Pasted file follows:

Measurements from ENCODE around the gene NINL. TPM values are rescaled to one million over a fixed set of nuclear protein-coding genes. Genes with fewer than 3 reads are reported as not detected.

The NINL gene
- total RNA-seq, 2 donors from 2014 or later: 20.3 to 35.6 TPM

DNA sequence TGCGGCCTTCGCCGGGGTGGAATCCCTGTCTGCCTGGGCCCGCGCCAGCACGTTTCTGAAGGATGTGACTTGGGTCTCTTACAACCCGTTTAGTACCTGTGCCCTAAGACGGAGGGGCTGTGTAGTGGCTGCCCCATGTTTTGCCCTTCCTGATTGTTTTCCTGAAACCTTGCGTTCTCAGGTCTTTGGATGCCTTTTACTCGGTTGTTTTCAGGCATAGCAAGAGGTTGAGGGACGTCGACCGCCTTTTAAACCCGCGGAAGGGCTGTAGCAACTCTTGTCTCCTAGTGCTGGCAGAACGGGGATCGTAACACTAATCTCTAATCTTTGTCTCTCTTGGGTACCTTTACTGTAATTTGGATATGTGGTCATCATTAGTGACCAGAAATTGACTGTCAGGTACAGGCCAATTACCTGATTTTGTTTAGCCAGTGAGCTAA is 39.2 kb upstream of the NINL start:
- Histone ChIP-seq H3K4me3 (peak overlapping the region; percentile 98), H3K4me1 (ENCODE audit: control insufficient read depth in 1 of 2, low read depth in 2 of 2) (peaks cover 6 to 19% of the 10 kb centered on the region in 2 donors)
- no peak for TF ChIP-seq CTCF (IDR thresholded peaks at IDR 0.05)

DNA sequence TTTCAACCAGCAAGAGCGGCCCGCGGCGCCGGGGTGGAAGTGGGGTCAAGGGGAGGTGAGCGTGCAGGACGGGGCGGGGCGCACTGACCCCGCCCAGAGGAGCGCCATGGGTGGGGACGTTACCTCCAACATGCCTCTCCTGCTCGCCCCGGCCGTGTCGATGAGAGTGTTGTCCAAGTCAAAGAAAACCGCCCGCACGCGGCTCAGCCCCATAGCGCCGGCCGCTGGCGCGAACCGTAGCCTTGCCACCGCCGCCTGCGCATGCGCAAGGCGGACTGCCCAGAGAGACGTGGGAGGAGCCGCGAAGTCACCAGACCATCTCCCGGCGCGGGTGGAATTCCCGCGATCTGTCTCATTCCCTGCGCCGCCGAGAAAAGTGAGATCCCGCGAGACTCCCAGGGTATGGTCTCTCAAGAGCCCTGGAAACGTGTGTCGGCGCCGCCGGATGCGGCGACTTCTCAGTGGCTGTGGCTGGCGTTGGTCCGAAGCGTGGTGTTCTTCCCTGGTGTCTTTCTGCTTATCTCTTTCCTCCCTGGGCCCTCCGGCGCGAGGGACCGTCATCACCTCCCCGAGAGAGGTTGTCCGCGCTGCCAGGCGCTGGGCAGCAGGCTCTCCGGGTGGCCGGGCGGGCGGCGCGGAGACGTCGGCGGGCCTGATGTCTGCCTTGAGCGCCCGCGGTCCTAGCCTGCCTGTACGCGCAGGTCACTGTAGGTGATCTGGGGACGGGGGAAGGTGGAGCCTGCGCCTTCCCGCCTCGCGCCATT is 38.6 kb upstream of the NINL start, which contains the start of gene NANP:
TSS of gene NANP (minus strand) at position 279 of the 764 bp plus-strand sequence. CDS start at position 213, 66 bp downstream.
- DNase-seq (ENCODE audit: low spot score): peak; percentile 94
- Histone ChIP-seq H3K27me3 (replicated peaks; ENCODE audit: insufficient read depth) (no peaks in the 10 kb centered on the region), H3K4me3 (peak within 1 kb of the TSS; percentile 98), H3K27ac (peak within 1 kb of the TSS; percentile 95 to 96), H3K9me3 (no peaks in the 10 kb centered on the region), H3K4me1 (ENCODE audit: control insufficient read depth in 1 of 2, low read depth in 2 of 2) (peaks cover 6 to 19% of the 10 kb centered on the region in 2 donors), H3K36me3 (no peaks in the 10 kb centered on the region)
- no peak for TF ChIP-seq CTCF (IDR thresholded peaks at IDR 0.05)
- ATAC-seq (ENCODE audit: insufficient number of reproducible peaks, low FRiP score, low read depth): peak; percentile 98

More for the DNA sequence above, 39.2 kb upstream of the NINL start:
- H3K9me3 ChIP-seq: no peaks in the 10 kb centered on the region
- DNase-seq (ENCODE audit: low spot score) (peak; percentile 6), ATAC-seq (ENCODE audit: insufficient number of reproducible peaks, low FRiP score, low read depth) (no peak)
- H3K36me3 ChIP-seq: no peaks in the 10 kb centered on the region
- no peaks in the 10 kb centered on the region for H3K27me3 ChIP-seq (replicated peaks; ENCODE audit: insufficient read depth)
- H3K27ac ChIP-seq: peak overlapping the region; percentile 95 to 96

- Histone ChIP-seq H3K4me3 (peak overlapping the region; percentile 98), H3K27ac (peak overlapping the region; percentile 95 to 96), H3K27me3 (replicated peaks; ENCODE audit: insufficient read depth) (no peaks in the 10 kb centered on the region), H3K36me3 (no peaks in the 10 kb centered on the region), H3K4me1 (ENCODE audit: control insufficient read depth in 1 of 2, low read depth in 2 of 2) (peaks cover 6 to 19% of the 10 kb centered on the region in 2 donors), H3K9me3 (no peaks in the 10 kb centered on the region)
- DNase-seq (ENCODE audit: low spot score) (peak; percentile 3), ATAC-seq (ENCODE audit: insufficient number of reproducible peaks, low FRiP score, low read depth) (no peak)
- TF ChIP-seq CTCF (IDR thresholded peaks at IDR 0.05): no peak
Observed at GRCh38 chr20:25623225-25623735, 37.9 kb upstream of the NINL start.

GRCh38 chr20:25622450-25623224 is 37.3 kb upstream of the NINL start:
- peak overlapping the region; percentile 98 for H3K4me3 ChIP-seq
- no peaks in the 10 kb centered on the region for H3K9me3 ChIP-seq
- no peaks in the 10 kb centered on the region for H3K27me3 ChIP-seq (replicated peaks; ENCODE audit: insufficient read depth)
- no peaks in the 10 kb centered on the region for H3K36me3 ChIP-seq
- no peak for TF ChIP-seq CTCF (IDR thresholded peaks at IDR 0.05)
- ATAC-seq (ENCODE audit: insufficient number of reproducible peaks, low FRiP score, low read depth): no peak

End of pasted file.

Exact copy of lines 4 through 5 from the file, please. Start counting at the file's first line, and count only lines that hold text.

DNA sequence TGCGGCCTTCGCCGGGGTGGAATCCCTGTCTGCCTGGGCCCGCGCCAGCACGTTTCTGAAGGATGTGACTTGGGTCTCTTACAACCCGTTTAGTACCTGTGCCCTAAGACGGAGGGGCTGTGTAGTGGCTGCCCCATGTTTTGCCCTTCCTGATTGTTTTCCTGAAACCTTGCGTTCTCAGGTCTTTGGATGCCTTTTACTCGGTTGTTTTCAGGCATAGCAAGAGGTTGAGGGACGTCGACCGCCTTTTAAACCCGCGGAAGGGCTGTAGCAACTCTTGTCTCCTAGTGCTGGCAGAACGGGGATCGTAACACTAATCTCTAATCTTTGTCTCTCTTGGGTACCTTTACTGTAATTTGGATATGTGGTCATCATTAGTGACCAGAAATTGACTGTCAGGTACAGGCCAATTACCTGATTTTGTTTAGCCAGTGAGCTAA is 39.2 kb upstream of the NINL start:
- Histone ChIP-seq H3K4me3 (peak overlapping the region; percentile 98), H3K4me1 (ENCODE audit: control insufficient read depth in 1 of 2, low read depth in 2 of 2) (peaks cover 6 to 19% of the 10 kb centered on the region in 2 donors)